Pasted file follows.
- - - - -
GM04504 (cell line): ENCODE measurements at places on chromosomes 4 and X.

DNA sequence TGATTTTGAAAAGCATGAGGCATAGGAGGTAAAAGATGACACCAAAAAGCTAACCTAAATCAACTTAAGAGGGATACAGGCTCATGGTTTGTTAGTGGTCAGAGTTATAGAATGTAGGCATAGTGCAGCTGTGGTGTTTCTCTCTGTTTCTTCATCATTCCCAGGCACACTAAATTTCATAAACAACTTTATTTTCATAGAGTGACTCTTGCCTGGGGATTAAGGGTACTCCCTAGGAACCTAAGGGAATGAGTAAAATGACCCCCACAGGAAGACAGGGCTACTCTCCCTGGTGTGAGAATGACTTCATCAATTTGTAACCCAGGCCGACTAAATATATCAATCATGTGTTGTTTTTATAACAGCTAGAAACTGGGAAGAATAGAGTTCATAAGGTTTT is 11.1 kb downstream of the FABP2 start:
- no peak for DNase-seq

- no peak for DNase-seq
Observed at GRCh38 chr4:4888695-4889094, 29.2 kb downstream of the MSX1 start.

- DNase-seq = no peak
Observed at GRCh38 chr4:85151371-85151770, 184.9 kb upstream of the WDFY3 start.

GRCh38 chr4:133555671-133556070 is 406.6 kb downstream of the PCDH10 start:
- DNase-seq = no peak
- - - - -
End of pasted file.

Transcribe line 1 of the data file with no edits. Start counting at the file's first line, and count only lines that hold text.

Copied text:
GM04504 (cell line): ENCODE measurements at places on chromosomes 4 and X.